Besides SRS, two key components are included in the GDAL raster abstract data model: raster bands and metadata (Figure 2). Raster bands are composed of a group of individual raster bands with the same range of image coordinates (i.e., columns and rows). Each individual raster band logically represents a single band, channel, or layer of the raster data as a two-dimensional image using columns and rows. A set of properties is associated with each raster band, e.g., the width and height of each cell, block size related to physical storage mode, statistics stored in metadata, etc. Each individual cell position (col, row) in a raster can be transformed to georeferenced coordinates (x, y) or (longitude, latitude) via: (1) ground control points (GCPs), (2) affine transformation based on the coordinates of the top left corner of the raster along with the width and height of the cell, and (3) the rational polynomial coefficient geometry model (RPC), if available. In addition, each raster band may have zero or multiple overviews that have different sizes (in columns and rows) but cover the same geographic region (Section 4.3).
Metadata in the GDAL raster abstract data model provide an auxiliary data structure for storing application-specific textual data as a list of name/value pairs, which are split into several groups (called domains; Figure 2). These domains include the “Default” domain for recording items with well-defined semantics (e.g., NODATA values), the “SUBDATASETS” domain for recording the pointers to a list of images within a single multi-dimensional raster (e.g., HDF5 (Hierarchical Data Format 5), a popular format in scientific community for storing multi-object data structures such as raster images and multidimensional arrays), the “IMAGE_STRUCTURE” domain for recording the method of storing the raster image on disk (e.g., compression type), the “IMAGERY” domain for remote sensing data, if available, and the “xml:” domains for storing XML documents.
4.1.3 OGR vector abstract data model
Through a unified interface for users, the OGR vector abstract data model supports many commonly-used vector data formats, including GIS-specific formats (e.g., ESRI Shapefile and Geodatabase, and Mapinfo), CAD (e.g., DXF), RDBMS (e.g., PostGIS, Oracle), NoSQL databases (e.g., MongoDB), portable databases (e.g., Spatialite), exchange formats (e.g., KML, and GeoJSON), WebService (e.g., WFS, and CartoDB), and so on (Figure 1).
The OGR vector abstract data model mainly includes vector layers and their SRS (Figure 2). Vector layers represent a set of geometrical objects (called features) with one or more layers. Each layer can have multiple features which commonly consist of one type of geometry class (e.g., polygons for representing administrative districts) as well as a set of attributes (e.g., the population of each individual administrative district). As the core elements of the OGR vector abstract data model, the geometry classes encapsulate the OpenGIS model vector data and represent various kinds of vector geometry (including point, line, polygon, multi-point, multi-line, multi-polygon, etc.).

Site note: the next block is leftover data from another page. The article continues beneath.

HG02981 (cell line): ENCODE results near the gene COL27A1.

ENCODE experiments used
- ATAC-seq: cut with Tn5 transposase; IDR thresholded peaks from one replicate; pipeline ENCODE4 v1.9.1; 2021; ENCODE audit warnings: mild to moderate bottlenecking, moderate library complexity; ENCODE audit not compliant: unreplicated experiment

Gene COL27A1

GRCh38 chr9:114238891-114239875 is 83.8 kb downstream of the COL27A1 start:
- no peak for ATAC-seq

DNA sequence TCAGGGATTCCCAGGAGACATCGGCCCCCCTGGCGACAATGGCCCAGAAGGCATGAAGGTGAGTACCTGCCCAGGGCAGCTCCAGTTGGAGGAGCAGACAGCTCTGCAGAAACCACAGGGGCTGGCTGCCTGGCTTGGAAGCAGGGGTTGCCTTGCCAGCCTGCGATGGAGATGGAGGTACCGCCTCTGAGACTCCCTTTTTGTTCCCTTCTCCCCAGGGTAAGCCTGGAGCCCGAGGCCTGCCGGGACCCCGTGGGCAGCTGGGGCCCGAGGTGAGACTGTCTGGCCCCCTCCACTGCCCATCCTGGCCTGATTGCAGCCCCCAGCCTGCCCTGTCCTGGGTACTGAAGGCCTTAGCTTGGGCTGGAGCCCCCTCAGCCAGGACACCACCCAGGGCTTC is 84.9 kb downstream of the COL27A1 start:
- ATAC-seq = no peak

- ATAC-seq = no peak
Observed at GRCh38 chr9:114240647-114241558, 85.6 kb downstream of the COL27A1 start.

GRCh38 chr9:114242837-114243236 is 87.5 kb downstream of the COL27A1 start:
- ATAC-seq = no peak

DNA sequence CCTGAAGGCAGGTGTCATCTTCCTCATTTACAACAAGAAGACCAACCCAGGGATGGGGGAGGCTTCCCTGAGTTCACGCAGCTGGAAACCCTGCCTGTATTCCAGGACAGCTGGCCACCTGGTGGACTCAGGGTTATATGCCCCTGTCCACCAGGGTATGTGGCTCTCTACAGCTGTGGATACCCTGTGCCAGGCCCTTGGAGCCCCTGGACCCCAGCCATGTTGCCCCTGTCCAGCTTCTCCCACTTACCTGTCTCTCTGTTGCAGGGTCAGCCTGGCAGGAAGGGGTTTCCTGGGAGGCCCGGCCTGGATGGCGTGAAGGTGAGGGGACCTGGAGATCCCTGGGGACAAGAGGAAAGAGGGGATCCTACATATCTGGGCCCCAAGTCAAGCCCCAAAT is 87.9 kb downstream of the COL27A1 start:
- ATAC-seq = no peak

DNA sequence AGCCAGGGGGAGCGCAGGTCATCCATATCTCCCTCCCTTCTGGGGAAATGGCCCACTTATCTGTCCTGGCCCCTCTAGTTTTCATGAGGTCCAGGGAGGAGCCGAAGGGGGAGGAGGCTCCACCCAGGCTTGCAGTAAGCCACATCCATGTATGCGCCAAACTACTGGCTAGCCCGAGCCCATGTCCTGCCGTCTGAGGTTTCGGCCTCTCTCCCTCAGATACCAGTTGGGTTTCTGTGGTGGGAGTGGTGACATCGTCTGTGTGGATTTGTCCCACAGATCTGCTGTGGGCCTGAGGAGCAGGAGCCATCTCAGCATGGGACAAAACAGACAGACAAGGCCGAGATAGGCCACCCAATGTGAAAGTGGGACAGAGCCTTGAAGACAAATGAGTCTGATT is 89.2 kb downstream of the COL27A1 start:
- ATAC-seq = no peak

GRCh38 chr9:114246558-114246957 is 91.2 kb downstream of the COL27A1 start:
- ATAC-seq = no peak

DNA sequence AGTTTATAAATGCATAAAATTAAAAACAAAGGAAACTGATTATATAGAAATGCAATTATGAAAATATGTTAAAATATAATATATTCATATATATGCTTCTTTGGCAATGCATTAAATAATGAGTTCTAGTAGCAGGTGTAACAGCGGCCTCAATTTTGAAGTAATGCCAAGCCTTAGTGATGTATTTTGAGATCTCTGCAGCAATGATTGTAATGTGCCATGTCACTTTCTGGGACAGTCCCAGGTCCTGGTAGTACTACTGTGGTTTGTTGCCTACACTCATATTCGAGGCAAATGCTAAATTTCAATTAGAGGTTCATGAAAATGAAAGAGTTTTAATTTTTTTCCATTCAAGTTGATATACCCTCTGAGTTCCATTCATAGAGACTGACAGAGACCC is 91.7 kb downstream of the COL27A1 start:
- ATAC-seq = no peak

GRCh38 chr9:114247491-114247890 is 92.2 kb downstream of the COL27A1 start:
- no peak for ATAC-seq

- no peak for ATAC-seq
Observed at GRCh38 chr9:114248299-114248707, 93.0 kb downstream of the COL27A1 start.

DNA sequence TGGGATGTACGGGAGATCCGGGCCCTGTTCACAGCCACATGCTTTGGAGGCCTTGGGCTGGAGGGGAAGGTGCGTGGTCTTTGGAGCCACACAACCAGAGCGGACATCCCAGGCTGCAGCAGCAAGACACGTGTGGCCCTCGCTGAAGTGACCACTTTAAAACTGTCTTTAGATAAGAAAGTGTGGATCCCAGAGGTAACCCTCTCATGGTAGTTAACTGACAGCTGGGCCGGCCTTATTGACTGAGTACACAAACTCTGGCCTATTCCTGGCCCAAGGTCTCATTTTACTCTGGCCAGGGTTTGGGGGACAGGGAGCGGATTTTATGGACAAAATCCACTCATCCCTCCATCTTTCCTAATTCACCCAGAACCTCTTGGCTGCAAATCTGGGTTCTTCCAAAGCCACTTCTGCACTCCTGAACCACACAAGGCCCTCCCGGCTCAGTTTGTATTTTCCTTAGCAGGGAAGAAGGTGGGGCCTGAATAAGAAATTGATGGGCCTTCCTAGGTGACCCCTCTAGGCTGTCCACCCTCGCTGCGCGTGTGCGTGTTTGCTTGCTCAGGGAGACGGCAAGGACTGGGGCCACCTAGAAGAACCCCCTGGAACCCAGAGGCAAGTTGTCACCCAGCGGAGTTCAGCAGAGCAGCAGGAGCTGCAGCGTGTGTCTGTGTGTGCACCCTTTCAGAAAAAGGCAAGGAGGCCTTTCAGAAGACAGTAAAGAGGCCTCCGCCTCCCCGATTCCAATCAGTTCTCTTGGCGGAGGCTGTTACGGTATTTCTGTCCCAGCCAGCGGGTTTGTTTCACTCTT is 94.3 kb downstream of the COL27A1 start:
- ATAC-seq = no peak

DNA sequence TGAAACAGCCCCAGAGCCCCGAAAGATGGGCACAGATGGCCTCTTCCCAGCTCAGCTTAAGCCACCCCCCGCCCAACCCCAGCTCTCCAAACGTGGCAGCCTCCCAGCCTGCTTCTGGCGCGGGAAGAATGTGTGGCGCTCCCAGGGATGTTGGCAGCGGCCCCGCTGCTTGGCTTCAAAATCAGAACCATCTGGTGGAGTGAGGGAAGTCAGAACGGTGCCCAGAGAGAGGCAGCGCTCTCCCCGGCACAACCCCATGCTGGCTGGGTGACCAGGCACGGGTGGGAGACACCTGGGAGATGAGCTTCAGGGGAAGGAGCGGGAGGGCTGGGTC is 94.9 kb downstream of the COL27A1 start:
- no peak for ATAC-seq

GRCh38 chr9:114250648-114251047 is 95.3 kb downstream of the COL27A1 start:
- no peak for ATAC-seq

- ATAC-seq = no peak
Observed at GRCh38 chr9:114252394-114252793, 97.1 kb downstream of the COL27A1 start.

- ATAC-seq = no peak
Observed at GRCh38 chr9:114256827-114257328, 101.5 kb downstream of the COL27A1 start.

The ability of vector data to represent spatial relationships between geometry objects, especially topological relationships (e.g., connectivity between lines, adjacency between polygons, and enclosure among nested polygons), is one significant advantage when performing geospatial analysis (e.g. network analysis). Some existing vector data formats, such as TopoJSON and GRASS GIS vector format, support this ability by explicitly declaring and storing topological relationships. However, the OGR vector abstract data model does not natively support the creation or preservation of topological relationship data, although this functionality had been proposed as one potential future direction of GDAL/OGR development (Rouault, 2017). Therefore, OGR can currently read vector data from those formats which store topological relationships, but cannot write the topological relationship data into those formats.
OGR natively adopts SQL (Structured Query Language) to handle geometry objects in vector data, such as selecting and updating objects by attributes or geometry types. Alternatively, it is possible to use the SQLite dialect, and thus benefit from spatial functions provided by the spatial extensions of SQLite—Spatialite, e.g., querying geometry objects that intersect with a given rectangle area. In addition, for vector data that store layer attributes in a database, OGR can achieve richer functionality by passing the SQL commands to the underlying database driver.
4.2 High Flexibility of Programming Interfaces
Warmerdam (2008) stated, “libraries should make interfaces such as error handling, and file system IO hookable for maximum application control,” and this directive is implemented in the GDAL/OGR library. GDAL/OGR provides developers plenty of fine-grained APIs to precisely control the general IO workflow, such as opening the data file (or database), fetching a raster band or vector layer, reading data, creating the output file, and releasing resources. Developers can not only invoke these APIs to manipulate geospatial data with the supported formats, but also create their own drivers for application-specific data formats (interested readers may refer to the GDAL/OGR official tutorials of implementing raster driver and vector driver).
Since it is written in C/C++ language, GDAL/OGR is inherently cross-platform compatible and portable; thus, it is able to run on almost any mainstream system (including Linux, Windows, macOS, Andriod, etc.). GDAL/OGR APIs can be used directly from C/C++ and can also be “wrapped” for use with other prevailing programming languages (Python, Perl, VB, C#, Java, and so on).
4.3 High efficiency of processing large-volume geospatial data